Sean, a 42-year-old single father, goes to his physician complaining of nausea and chronic fatigue. He reports having felt fatigued and listless for about half a year, but he had attributed this to stress. He has lost considerable weight and, strangely, his skin has a healthy tan, even though he spends long hours at work and rarely ventures outside. His doctor finds very low blood pressure and a rapid, weak pulse. Blood tests show that Sean does not have anemia, but his plasma glucose, cortisol, and Na+ are low, and his plasma K+ is high. His doctor orders an ACTH stimulation test, in which Sean's secretion of cortisol is measured after he is given a synthetic form of ACTH.
a. A likely possibility is that Sean has Addison's disease, which is a hyposecretory disorder of the adrenal cortex affecting secretion of both glucocorticoids and mineralocorticoids. The primary mineralocorticoid, aldosterone, is responsible for promoting Na+ absorption coupled to K+ secretion in the nephron. The resulting hyposecretion of aldosterone would be responsible for his elevated plasma K+.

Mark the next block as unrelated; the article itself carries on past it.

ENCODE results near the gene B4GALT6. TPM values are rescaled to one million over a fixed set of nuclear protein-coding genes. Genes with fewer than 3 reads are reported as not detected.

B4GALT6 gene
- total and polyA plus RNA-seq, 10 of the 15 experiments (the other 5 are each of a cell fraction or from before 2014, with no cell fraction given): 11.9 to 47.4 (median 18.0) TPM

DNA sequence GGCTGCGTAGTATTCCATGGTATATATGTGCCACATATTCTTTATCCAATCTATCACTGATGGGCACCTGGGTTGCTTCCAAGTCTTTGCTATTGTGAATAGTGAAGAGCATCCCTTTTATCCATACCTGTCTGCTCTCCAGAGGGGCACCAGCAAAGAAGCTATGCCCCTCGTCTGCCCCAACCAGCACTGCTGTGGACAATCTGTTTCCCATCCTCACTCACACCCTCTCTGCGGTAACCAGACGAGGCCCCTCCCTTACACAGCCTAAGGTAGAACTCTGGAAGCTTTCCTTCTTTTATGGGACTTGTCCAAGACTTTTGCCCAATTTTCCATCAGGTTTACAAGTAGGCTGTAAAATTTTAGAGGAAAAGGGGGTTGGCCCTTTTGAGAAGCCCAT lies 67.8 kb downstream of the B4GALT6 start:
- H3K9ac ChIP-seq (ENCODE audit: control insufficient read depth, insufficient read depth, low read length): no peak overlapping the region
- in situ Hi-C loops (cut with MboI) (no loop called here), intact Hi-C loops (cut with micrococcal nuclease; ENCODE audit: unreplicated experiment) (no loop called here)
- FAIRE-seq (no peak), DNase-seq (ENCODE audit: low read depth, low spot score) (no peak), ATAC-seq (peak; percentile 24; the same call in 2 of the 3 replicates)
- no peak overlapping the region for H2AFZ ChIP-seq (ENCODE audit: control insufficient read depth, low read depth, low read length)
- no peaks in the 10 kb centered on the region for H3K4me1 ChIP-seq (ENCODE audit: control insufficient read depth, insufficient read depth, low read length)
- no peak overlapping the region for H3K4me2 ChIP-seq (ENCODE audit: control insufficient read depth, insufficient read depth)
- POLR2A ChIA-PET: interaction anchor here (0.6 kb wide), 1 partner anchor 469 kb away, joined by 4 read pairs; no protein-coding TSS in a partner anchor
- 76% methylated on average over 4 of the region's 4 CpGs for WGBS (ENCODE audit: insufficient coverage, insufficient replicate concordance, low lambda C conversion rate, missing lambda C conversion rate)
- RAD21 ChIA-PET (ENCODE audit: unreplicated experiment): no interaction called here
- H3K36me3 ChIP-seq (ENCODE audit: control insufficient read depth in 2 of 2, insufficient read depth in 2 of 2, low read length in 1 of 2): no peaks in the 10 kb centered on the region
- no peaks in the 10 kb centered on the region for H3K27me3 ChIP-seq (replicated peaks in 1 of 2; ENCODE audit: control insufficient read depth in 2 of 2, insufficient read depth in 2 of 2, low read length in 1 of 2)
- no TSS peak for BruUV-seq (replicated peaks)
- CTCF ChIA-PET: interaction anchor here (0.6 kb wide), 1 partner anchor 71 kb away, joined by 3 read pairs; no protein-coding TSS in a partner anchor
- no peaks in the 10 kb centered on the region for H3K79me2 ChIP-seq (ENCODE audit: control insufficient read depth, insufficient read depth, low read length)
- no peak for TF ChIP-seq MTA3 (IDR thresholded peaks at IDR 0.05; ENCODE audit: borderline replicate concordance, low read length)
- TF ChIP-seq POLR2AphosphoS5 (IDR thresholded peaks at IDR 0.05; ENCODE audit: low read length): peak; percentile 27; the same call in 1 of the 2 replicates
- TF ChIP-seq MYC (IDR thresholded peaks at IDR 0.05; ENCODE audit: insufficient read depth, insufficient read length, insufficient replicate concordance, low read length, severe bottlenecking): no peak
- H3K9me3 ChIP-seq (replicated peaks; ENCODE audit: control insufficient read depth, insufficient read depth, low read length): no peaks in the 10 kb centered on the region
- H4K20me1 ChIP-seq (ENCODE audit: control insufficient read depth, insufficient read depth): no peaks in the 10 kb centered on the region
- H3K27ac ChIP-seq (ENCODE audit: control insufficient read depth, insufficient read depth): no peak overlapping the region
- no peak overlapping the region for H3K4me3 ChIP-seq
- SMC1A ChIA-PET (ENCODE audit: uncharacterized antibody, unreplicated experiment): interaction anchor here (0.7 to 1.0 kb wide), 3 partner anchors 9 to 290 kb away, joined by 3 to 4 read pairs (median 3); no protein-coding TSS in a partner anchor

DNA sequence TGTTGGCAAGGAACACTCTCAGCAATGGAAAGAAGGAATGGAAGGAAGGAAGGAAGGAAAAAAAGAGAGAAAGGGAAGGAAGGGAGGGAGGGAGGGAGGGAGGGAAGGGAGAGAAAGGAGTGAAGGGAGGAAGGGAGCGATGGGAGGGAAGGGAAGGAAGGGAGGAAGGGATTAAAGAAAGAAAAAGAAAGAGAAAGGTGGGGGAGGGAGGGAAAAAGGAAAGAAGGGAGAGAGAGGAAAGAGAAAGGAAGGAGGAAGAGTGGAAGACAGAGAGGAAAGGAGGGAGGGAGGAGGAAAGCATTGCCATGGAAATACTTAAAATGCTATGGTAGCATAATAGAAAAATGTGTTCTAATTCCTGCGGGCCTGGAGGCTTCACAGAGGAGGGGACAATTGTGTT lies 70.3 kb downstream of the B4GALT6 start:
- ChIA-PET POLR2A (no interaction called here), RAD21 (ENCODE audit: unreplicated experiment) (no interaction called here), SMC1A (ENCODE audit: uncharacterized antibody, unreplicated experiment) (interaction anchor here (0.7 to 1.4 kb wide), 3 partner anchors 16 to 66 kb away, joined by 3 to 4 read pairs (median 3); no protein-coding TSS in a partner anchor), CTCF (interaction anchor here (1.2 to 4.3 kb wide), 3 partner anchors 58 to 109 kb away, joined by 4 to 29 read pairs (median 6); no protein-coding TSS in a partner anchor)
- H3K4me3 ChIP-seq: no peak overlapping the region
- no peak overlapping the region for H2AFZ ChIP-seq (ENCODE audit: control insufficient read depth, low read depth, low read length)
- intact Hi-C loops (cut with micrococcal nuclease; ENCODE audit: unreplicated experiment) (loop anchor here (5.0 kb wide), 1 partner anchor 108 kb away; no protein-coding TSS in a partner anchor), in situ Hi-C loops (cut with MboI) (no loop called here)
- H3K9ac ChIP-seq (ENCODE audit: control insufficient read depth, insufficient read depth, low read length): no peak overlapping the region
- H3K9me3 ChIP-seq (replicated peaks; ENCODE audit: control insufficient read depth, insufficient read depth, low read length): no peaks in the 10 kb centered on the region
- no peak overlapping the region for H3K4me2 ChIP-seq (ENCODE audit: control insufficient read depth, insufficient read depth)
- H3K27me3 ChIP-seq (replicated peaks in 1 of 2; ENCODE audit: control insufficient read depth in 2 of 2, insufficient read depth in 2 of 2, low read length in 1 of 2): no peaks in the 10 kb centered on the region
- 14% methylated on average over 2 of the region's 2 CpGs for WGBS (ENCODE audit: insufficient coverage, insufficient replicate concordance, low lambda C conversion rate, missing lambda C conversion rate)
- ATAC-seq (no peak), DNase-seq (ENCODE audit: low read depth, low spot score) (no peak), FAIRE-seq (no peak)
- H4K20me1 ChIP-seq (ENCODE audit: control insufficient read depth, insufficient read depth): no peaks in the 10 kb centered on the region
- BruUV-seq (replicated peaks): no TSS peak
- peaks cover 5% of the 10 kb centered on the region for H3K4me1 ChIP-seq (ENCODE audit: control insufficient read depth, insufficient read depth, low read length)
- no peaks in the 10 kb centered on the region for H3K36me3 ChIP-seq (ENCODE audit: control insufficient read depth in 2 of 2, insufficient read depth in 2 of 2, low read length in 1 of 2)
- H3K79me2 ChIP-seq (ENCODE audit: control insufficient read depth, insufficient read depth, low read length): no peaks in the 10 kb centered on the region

b. An ACTH stimulation test will allow the clinician to differentiate between a pituitary insufficiency of ACTH secretion, or an adrenal insensitivity or insufficiency.
c. If ACTH does not cause a normal elevation of cortisol, then the problem originates from the adrenals, and is likely Addison's disease.
d. If ACTH does cause an elevation of cortisol secretion, then likely a problem such as a tumor or malignancy exists within the anterior pituitary.